The HIV virus can survive in two places in the body; inside cells or free floating in the blood.Inside a cell, the HIV virus has two options it could begin making copies of itself using the cells own DNA xerox machine, once enough copies are made the new viruses can break out of the cell and go on to infect other cells in the body. Other times the virus may simply hide out in the cell in a dormant phase. This dormant phase is what makes antiretroviral medication less than 100% effective. The medication can only target the free viruses and the ones that are making copies. The ones that are hiding could become active later on with out any warning.
See podcast for more on dormant cells.
See Video for more on the mathematical model.
HIV can be detected through the screening of the blood. HIV infection occurs by the transfer of bodily fluids such as breast milk, blood, semen, vaginal fluid and pre-ejaculate. The most common routes of transmission of the infection is through unprotected sex, contaminated needles, breast milk and transmission from an infected mother to her child at birth.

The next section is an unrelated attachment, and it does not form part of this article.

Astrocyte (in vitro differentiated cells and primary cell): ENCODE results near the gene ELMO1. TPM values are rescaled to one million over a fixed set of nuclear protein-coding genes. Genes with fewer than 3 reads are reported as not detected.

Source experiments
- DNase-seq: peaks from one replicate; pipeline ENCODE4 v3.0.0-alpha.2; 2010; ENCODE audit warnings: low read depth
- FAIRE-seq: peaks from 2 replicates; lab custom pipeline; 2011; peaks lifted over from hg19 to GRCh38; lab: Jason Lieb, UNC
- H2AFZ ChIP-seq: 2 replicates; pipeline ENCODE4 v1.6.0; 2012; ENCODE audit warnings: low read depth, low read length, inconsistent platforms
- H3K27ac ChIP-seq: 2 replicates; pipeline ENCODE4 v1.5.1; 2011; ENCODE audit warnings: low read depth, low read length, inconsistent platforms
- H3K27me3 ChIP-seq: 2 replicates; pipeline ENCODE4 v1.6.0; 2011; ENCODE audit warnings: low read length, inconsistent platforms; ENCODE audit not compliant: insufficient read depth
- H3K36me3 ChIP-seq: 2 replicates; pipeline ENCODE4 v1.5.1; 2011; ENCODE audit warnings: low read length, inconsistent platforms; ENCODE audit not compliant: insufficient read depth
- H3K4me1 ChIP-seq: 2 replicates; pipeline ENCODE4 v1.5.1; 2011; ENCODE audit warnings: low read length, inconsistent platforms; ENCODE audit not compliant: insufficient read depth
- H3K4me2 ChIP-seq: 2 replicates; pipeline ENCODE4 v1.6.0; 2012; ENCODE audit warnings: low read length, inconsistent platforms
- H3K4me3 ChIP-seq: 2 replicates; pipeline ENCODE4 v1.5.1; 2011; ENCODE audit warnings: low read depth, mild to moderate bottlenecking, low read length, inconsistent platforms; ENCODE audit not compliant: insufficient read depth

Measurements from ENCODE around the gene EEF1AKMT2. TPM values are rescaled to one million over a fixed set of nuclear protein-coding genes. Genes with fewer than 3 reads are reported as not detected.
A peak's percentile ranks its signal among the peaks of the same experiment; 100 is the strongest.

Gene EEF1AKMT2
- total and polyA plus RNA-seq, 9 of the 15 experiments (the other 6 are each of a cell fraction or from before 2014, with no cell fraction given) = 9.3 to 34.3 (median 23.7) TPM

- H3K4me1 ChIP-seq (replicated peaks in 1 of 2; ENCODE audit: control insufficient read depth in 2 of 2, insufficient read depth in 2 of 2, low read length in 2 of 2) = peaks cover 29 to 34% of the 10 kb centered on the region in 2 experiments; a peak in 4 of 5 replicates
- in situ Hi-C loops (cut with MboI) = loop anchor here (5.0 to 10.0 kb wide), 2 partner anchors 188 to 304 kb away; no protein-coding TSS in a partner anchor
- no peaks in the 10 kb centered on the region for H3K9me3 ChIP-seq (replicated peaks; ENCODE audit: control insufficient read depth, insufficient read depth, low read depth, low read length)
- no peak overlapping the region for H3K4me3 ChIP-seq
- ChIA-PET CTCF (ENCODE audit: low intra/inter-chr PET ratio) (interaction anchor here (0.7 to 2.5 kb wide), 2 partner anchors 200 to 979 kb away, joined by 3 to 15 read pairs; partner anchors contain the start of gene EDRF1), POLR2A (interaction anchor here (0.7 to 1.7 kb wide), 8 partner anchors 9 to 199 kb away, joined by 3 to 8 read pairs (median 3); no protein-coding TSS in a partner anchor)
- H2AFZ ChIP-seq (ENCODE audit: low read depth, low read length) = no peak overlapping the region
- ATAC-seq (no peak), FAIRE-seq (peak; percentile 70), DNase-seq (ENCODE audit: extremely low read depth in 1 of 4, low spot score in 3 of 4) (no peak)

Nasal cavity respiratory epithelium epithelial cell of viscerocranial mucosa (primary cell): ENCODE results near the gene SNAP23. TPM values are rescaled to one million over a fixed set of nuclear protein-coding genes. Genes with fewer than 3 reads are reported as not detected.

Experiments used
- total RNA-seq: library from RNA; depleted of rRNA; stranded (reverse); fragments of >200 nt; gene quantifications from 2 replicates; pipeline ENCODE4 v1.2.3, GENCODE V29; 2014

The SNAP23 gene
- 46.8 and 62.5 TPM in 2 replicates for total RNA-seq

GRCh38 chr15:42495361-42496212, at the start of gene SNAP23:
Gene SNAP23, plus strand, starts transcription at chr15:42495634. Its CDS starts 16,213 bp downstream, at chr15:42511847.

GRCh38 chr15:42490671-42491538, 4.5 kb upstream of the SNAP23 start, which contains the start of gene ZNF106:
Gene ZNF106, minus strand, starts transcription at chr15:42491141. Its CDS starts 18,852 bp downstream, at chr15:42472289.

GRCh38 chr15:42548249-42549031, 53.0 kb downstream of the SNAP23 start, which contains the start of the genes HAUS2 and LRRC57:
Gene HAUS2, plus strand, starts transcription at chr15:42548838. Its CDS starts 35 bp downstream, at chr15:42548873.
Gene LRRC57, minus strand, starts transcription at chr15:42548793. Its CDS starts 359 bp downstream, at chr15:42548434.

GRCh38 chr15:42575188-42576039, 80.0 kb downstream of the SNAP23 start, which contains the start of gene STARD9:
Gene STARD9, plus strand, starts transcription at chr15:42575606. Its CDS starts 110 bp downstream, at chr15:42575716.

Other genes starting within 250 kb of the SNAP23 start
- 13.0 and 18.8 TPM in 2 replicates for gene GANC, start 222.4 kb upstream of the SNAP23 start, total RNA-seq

- direct viral killing of infected cells
- increased suicide rates in infected cells (most cells in our body are programmed to self destruct when they get old)
- killing of infected CD4+ T cells by CD8 cytotoxic lymphocytes that recognize infected cells. These are like cops that hunt down the infected cells.
When the level of CD4+ T cells declines to a critical level, the protection provided by white blood cells is lost, and the body becomes more susceptible to infections. This is commonly known as AIDS.